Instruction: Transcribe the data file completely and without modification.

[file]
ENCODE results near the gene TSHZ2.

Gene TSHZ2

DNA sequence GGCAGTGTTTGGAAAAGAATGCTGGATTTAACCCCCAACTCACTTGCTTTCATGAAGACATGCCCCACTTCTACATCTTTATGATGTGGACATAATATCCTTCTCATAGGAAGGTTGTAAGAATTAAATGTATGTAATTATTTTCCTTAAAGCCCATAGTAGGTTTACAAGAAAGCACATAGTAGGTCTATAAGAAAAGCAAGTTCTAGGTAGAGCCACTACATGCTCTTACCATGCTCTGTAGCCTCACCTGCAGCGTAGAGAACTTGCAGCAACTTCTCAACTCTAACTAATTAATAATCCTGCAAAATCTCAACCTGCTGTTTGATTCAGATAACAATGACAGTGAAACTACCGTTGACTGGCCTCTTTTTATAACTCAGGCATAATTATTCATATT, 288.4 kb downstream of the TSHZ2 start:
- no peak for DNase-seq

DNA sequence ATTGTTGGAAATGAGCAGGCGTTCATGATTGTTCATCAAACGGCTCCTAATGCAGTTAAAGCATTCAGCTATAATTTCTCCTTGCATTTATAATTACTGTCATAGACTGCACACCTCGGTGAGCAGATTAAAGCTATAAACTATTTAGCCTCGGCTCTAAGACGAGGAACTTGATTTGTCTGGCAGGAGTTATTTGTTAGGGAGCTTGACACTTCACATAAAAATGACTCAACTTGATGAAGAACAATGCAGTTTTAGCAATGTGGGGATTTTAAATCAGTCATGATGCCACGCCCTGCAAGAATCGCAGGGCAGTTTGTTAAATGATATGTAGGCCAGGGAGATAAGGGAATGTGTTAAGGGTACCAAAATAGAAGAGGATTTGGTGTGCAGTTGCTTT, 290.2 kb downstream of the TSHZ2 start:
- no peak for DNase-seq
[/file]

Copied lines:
ENCODE results near the gene TSHZ2.

Gene TSHZ2

DNA sequence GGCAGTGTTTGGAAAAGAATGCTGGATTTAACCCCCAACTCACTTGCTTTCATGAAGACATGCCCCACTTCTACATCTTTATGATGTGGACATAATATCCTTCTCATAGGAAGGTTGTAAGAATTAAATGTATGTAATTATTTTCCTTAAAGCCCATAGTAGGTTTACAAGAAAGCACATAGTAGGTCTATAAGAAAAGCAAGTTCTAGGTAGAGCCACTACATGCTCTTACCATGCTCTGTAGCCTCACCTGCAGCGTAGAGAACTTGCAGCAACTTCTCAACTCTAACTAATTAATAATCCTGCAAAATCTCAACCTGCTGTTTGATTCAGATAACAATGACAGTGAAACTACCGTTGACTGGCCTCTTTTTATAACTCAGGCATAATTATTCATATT, 288.4 kb downstream of the TSHZ2 start:
- no peak for DNase-seq

DNA sequence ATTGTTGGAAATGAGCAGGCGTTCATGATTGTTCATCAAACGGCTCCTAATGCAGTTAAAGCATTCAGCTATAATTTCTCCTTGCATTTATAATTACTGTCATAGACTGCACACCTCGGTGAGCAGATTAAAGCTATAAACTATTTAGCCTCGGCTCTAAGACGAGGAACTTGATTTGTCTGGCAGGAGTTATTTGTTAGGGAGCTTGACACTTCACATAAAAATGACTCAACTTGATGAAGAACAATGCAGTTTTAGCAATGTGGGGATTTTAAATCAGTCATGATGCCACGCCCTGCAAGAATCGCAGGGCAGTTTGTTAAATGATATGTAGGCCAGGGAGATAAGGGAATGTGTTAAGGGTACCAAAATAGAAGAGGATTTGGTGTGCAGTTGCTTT, 290.2 kb downstream of the TSHZ2 start:
- no peak for DNase-seq